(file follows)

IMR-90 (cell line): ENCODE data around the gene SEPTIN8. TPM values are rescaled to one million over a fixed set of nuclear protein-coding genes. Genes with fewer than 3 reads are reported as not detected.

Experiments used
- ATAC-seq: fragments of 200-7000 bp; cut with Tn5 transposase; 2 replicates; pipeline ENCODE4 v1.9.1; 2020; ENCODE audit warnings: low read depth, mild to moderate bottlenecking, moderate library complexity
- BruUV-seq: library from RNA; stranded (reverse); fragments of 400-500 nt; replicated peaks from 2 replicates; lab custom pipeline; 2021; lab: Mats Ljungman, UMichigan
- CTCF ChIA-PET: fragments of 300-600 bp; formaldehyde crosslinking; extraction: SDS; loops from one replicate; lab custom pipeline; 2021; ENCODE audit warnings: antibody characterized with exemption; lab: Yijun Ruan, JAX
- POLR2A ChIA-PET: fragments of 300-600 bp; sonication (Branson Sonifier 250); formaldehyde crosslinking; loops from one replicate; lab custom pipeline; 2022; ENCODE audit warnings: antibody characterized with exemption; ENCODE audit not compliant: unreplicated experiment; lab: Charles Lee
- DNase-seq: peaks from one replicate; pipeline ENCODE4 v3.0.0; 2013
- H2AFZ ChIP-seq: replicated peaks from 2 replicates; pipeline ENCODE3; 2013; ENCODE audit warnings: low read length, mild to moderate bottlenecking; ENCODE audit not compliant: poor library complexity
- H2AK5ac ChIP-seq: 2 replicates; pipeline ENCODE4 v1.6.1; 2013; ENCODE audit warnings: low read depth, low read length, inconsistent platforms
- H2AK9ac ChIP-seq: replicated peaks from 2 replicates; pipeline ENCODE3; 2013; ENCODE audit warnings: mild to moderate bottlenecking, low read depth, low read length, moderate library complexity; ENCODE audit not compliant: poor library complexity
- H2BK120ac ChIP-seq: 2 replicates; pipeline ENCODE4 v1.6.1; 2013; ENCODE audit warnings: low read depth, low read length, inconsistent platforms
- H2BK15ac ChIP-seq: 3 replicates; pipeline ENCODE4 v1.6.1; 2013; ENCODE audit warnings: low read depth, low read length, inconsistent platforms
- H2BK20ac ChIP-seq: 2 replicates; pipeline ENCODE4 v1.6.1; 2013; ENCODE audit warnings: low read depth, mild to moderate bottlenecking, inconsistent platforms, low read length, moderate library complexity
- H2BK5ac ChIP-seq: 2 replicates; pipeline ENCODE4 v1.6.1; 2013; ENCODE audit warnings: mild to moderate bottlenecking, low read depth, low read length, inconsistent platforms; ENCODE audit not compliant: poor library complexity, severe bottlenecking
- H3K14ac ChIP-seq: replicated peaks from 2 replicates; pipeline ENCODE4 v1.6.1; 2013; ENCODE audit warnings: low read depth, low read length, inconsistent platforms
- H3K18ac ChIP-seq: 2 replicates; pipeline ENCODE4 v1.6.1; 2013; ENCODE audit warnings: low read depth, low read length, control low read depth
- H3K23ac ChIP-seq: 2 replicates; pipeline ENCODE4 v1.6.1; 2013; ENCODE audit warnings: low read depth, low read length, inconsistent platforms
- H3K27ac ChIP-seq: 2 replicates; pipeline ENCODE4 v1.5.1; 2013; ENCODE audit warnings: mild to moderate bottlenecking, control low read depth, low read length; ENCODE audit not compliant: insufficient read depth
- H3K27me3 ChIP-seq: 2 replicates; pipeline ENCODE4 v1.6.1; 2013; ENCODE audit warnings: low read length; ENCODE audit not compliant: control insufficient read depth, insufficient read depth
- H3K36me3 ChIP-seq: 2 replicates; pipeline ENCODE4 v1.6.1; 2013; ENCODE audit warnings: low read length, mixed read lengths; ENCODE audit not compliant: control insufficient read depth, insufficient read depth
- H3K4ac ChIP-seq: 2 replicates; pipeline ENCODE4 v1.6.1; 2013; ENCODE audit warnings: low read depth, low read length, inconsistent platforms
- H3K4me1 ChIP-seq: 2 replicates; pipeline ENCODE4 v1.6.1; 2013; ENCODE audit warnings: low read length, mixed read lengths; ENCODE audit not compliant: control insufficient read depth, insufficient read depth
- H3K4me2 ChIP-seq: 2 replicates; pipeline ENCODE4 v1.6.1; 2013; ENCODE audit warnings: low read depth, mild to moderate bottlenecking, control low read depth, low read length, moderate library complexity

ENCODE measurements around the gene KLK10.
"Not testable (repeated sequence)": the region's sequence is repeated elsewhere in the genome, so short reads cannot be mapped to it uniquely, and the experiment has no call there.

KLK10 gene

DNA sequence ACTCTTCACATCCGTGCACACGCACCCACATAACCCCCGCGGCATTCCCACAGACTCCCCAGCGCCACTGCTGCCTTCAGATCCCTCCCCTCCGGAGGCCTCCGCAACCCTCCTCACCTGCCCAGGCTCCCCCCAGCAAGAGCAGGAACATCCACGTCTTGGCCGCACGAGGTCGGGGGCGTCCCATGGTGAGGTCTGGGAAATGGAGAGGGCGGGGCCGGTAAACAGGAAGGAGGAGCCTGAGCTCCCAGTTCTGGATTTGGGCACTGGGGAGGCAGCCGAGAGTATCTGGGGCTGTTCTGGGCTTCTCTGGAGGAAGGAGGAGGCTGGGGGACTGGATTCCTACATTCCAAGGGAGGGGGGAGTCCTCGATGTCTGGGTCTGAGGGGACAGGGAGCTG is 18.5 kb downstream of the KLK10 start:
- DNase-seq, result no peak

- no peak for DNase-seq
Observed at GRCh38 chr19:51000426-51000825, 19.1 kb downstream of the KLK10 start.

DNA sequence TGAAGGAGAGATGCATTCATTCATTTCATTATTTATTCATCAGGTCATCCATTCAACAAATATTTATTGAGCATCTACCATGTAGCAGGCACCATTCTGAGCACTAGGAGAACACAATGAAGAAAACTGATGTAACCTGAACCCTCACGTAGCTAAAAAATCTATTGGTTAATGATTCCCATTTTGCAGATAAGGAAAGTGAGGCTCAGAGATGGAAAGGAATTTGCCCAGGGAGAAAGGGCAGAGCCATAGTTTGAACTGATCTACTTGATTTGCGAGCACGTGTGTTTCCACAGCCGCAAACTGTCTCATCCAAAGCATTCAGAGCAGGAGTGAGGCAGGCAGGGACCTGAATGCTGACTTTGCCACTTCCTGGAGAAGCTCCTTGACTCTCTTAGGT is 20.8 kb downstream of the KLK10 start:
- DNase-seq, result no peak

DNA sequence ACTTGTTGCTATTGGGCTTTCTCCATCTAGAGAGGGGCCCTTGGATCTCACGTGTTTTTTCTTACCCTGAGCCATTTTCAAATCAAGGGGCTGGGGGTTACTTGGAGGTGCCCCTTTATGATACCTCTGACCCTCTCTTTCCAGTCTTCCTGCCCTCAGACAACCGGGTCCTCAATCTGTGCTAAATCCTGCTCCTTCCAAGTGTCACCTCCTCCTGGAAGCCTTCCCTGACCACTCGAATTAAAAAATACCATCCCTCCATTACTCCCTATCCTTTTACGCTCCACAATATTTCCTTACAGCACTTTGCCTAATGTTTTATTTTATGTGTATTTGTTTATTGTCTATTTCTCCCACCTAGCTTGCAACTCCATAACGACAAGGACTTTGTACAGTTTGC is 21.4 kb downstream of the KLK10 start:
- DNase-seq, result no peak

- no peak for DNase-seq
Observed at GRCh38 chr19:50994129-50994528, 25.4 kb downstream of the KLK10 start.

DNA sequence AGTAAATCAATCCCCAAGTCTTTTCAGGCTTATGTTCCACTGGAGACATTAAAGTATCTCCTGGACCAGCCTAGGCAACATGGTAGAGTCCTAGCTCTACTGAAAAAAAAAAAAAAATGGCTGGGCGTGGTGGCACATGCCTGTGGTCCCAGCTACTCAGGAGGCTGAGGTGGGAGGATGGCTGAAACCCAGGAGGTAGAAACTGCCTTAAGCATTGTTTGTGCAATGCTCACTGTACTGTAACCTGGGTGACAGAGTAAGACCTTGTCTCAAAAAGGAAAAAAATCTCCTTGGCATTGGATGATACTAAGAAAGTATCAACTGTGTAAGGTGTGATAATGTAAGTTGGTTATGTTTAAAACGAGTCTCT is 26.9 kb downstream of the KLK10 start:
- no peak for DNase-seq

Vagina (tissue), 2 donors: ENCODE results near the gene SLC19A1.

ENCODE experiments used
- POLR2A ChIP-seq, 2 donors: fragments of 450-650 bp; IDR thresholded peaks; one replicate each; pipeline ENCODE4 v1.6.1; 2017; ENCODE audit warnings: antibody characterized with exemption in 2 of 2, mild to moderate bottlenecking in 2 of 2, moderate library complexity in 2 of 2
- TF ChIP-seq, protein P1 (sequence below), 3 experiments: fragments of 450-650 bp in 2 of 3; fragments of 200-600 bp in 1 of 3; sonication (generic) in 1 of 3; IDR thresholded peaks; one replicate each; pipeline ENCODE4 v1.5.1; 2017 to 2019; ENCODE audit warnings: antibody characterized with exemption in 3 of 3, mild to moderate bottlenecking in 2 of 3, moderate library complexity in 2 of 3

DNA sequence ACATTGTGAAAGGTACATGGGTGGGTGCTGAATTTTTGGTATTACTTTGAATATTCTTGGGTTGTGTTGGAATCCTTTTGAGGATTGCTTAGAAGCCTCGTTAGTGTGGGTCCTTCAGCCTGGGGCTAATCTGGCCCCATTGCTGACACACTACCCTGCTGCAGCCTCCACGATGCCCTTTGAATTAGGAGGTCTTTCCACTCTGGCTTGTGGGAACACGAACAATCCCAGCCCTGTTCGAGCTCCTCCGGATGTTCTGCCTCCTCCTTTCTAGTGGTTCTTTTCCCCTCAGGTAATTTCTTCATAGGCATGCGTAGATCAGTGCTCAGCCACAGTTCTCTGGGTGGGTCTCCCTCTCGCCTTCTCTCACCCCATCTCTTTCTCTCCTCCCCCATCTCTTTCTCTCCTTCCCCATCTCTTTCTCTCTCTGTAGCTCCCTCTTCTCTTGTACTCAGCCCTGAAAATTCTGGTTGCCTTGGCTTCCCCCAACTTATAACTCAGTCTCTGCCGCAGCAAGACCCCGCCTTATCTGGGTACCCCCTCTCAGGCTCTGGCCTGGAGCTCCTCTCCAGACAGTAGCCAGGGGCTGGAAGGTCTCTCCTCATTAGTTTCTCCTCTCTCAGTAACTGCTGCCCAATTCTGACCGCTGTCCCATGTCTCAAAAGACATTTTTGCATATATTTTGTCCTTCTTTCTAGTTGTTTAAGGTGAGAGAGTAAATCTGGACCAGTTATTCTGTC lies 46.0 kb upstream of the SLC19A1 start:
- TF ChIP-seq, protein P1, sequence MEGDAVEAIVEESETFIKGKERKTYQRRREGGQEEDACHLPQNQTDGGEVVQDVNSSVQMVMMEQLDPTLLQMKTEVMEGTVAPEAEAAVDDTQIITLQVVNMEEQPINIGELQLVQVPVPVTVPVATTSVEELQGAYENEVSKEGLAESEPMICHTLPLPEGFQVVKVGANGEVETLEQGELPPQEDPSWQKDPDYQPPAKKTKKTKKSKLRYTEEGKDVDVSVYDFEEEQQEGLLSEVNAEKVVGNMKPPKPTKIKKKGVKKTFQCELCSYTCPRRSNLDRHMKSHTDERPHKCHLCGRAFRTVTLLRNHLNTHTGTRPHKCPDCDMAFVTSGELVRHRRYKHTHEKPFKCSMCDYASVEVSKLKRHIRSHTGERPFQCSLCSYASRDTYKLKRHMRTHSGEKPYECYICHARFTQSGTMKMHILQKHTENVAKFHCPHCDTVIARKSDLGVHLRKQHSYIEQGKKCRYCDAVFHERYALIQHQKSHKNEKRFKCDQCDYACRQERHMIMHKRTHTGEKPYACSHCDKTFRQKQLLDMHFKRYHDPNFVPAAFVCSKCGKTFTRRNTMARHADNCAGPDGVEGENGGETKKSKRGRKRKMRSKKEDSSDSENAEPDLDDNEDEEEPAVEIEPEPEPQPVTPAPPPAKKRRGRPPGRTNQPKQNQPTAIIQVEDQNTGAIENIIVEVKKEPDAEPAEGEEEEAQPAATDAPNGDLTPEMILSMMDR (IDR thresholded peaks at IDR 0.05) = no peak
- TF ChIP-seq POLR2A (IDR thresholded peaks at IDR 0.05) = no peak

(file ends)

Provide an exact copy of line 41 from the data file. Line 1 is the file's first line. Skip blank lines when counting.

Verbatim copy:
- POLR2A ChIP-seq, 2 donors: fragments of 450-650 bp; IDR thresholded peaks; one replicate each; pipeline ENCODE4 v1.6.1; 2017; ENCODE audit warnings: antibody characterized with exemption in 2 of 2, mild to moderate bottlenecking in 2 of 2, moderate library complexity in 2 of 2